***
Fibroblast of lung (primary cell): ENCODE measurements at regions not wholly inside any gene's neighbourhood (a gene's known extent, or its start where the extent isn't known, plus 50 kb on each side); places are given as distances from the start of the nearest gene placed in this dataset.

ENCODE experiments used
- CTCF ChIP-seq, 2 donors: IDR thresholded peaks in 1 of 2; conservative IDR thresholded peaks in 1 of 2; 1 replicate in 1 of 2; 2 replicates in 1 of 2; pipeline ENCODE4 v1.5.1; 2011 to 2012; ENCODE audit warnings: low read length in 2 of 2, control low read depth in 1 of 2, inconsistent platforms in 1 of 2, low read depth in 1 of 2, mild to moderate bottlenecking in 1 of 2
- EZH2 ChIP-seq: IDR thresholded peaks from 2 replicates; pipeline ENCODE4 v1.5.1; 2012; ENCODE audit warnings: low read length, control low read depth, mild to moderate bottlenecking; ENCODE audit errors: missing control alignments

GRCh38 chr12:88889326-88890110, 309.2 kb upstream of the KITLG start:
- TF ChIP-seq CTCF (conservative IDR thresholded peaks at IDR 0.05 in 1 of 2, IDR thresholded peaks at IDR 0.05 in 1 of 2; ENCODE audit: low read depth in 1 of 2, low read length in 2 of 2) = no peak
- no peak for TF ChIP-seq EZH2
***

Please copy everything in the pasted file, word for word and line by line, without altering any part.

Fibroblast of lung (primary cell): ENCODE measurements at regions not wholly inside any gene's neighbourhood (a gene's known extent, or its start where the extent isn't known, plus 50 kb on each side); places are given as distances from the start of the nearest gene placed in this dataset.

ENCODE experiments used
- CTCF ChIP-seq, 2 donors: IDR thresholded peaks in 1 of 2; conservative IDR thresholded peaks in 1 of 2; 1 replicate in 1 of 2; 2 replicates in 1 of 2; pipeline ENCODE4 v1.5.1; 2011 to 2012; ENCODE audit warnings: low read length in 2 of 2, control low read depth in 1 of 2, inconsistent platforms in 1 of 2, low read depth in 1 of 2, mild to moderate bottlenecking in 1 of 2
- EZH2 ChIP-seq: IDR thresholded peaks from 2 replicates; pipeline ENCODE4 v1.5.1; 2012; ENCODE audit warnings: low read length, control low read depth, mild to moderate bottlenecking; ENCODE audit errors: missing control alignments

GRCh38 chr12:88889326-88890110, 309.2 kb upstream of the KITLG start:
- TF ChIP-seq CTCF (conservative IDR thresholded peaks at IDR 0.05 in 1 of 2, IDR thresholded peaks at IDR 0.05 in 1 of 2; ENCODE audit: low read depth in 1 of 2, low read length in 2 of 2) = no peak
- no peak for TF ChIP-seq EZH2